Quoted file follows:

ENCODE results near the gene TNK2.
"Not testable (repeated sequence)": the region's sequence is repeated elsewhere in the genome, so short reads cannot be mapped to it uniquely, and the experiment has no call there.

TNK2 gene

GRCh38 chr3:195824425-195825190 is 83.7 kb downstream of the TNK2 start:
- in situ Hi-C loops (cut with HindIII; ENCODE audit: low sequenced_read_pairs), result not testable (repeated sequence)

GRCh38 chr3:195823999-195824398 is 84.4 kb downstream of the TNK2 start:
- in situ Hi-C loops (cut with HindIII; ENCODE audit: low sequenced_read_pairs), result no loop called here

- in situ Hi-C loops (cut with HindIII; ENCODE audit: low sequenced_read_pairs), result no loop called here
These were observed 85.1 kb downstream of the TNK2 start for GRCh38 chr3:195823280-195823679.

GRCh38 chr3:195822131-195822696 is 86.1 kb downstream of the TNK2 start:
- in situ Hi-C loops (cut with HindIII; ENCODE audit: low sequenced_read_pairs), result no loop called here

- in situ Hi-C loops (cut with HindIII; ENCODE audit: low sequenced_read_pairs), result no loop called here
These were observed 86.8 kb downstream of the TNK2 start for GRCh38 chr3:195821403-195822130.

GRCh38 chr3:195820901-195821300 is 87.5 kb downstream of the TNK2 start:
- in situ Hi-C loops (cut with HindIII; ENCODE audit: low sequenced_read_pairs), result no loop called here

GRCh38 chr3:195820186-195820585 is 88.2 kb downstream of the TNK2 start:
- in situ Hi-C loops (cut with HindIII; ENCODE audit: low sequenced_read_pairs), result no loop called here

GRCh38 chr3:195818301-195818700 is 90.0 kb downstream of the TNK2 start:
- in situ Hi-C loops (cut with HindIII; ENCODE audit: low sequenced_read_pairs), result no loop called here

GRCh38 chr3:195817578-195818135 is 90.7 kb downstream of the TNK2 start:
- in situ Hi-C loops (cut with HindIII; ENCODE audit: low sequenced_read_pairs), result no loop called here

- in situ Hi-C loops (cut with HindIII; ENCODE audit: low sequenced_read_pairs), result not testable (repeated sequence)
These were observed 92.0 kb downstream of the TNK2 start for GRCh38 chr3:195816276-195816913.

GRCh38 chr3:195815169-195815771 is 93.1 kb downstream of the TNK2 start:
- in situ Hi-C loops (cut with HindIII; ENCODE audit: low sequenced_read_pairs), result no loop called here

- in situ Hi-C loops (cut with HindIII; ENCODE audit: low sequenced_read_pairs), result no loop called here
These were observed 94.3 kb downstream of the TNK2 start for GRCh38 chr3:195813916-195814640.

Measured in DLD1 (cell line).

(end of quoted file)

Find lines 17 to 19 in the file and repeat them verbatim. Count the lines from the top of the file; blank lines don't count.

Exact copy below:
- in situ Hi-C loops (cut with HindIII; ENCODE audit: low sequenced_read_pairs), result no loop called here

GRCh38 chr3:195818301-195818700 is 90.0 kb downstream of the TNK2 start:
- in situ Hi-C loops (cut with HindIII; ENCODE audit: low sequenced_read_pairs), result no loop called here